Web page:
It Was Always There

Two months since I felt a need to blog. Feels like twenty fucking years, eh?

I hope everyone is doing well. I know it almost feels hollow to hear/read that since it’s a general and broad sentiment shared by maybe 98% of the population, but hey, I mean it.

Anyway, I don’t write things unless I have an intent and blogging is if anything, a soapbox, so I find myself with something to soapbox.

This, all of this? It was always broken. The systems, the infrastructure, the very essence of what we believe is a free society. All of it. Broken. People simply choose to ignore it in the hopes that it will go unnoticed; maybe even disappear.

Problem is, nothing broken goes away until you clean it up.

I understand we need hope, but I think the past three and a half years has at least opened many eyes to just how broken everything is and now with the realization that clean up might not be an overnight gig, some folks are retreating to the old ways–maintain eye contact to the horizon, keep walking, no looking down, etc.

That’s a problem.

I’ve found a lot of the fear that comes from the realization of level of effort is stemmed by trying to bring incremental improvement to my own life. And when I say incremental, I mean incremental.

I used to – ha, still do – have a worrying problem. Any decision that could possibly make ripples elsewhere, I break it down and try to imagine all the angles. I’ve realized it’s more a mix of fear and procrastination than it is actual caution, but it’s something that’s given me more agita than I ever really needed in life and was at one point in my life dulled by a little more chemical abuse.

Without that luxury, well, I sort of have to face things down.

And I realized what I was doing wrong when I broke my problems and decisions down: I always thought of myself last. I worked backwards and it was a really dumb way of breaking things down.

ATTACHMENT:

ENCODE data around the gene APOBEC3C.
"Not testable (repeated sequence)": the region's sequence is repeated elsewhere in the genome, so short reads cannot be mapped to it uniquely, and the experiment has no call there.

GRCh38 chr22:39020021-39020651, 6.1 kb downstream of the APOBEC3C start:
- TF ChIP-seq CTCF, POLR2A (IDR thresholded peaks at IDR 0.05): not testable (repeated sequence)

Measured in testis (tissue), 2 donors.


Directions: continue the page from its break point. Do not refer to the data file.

Now, I’m not a proponent of radical selfishness, but I do believe when we internalize we should start with us. We need to work from the inside out and while yes, duh, Angel, of course that’s how it should work; well, how often does it really work that way? How often do we make our decisions entirely around what others will think or based on what others could/would do for/to us? How often do we do this when we’re rarely on the minds of those we’re thinking of?

So why bother driving yourself insane? What good will that do to drive the improvement – to clean the mess that is you? Or do we use others as excuses to ignore our own shattered nonsense and are more willing to step on broken glass than we are to simply find the goddamn broom?

Not sure what the answer is there, but I think it starts with us. I think it starts with taking stock of ourselves, realizing what makes us happy, and being true to who we are. We’re surrounded by rubble but we have an opportunity to better ourselves in a way no generation has before. So why not give it a shot and why not do it on our own terms?

Shit, it’s not like anyone is literally next to us in the case it blows up in our faces.

Anyway, stay safe and healthy. Hope you’re all OK and finding ways to occupy yourselves and maybe make those incremental changes that help you to cope, breathe a little easier, and possibly improve things.

And if not? That’s fine too. Just holler if you need an ear.

One response to “It Was Always There”

  1. This brings a couple of thoughts to mind.
    1. Thinking of yourself first is often necessary. it’s like the speech flight attendants always give: put your oxygen mask on before trying to help anyone else. You’re no good to anyone if you’re incapacitated, regardless of the situation.
    2. I agree completely: things were already broken. This just exposed that. It’s like the old saying: Crisis doesn’t build character. it reveals it.

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